are going to look something like PSone titles. For example, the GBA does
a great job with the Tony Hawks Pro Skater titles, but the lack of a
true 3D processor in the GBA means that youre stuck with static camera
angles, which changes the game. On the N-Gage, THPS looks and plays
almost exactly like the original. The camera is dynamic and reliable,
just like those brilliant guys at Neversoft intended. Tomb Raider is
another example of a game that gives you déjà vu on the N-Gageit looks
almost exactly like the Tomb Raider were so familiar with from the
N-Gage screen is backlit and runs at a resolution of 176x208 pixels.
Thats a bit of a weird aspect ratioimagine a GBA screen turned on its
side. In a world of wide-screen 16:9 fetishism, its interesting that
Nokia has decided to go with a vertical rather than horizonal aspect. To
be honest, I thought it would be more of a problem than it was. The
games were natural to play, and the added height gives a bit more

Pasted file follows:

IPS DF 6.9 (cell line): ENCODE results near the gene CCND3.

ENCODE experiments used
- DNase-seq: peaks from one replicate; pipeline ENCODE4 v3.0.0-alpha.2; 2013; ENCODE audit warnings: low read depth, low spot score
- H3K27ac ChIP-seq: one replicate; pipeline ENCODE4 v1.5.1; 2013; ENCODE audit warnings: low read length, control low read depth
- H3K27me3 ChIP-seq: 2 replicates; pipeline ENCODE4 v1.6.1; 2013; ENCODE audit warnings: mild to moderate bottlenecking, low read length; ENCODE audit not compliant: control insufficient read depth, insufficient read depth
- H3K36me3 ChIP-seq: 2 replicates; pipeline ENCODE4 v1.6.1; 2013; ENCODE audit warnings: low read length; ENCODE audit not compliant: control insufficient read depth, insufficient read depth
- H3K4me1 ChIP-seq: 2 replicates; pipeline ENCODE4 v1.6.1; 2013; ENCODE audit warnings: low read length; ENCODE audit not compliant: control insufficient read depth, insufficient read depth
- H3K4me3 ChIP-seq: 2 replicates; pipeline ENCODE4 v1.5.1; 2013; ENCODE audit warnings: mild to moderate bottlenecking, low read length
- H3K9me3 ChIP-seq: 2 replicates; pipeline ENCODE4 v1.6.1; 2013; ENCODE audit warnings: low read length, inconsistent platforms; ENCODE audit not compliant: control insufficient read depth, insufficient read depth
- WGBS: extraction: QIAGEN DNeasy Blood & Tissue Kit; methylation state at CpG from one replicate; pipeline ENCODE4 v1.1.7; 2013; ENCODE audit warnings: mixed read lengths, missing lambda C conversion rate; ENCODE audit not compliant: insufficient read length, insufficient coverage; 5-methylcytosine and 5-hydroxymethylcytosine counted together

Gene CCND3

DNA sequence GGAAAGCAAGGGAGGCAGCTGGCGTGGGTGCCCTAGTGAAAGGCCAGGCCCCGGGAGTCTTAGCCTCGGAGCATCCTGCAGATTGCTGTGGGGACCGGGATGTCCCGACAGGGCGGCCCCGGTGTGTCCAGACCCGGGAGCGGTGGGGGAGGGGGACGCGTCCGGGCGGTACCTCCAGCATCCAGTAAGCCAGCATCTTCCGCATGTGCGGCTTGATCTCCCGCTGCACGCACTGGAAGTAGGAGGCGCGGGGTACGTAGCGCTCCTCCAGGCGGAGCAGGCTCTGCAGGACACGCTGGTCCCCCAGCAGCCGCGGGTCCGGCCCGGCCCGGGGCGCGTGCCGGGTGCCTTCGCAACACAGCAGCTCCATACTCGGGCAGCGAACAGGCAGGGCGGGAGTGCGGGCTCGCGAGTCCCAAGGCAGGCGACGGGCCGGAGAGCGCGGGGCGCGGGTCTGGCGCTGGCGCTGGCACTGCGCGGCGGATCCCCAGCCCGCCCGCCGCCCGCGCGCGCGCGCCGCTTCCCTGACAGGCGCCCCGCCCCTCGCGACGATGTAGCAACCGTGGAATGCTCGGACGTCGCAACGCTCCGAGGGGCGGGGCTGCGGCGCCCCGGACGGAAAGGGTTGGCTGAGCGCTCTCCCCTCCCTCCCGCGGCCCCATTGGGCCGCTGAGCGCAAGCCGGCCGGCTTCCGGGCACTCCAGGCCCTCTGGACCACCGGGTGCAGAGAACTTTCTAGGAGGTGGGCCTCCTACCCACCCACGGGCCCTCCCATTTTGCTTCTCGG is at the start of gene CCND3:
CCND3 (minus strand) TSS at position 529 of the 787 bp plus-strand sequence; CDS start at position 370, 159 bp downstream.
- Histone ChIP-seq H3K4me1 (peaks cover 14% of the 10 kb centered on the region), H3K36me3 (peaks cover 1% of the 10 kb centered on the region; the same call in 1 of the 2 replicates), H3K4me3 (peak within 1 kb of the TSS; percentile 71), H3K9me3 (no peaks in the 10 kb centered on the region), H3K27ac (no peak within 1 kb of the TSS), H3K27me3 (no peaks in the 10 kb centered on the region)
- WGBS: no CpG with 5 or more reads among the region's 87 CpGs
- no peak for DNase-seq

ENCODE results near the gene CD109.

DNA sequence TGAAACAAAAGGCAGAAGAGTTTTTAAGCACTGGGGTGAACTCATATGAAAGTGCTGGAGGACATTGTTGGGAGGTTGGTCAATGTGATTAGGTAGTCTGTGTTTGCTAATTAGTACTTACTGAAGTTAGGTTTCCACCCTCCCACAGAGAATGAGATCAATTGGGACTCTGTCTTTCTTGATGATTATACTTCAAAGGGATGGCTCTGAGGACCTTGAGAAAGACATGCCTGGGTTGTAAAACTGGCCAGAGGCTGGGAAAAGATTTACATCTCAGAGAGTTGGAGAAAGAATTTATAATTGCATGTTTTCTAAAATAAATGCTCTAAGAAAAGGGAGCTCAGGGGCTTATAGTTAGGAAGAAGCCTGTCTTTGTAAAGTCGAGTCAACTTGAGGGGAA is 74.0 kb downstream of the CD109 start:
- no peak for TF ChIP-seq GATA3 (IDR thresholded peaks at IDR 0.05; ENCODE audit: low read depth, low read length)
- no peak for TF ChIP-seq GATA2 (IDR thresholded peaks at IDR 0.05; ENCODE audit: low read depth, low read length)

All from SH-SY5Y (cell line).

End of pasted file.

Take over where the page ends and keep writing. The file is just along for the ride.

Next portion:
overhead room to dedicate to score, time, etc.
basic gameplay and the software lineup is impressive. These are the
things that will make the N-Gage fly: good user experiences combined
with variety to suit all gaming tastes and styles. Certainly Nokia is
doing something right in the inter-business negotiations arena, but
theyre not just relying on others. Nokia will create a game called
Pathway to Glory which will be (yet another) WWII soldiering title.
Nokia plans to publish more games for the N-Gage, too.
the N-Gage is much more than a simple game deck. It is, obviously, a cel
phone. The unit is really designed to work with a headset, which is
fine, but it can be used as a phone without one. The speaker and mic are
located on the top of the unit, so, when you talk into it, you look
distinctly like youre holding a high-tech taco sideways to your head.
Youll also probably get lots of fingerprints on your screen.
addition to the phone capabilities, N-Gage is also an FM radio and an
MP3 player. You can store MP3s on up to 64MB MMC cards (although theres
a chance that the unit will support larger cards). That can equal about
60 minutes worth of music on a single card, which isnt such a bad deal.
Unfortunately, because the memory cards used for MP3s and games inhabit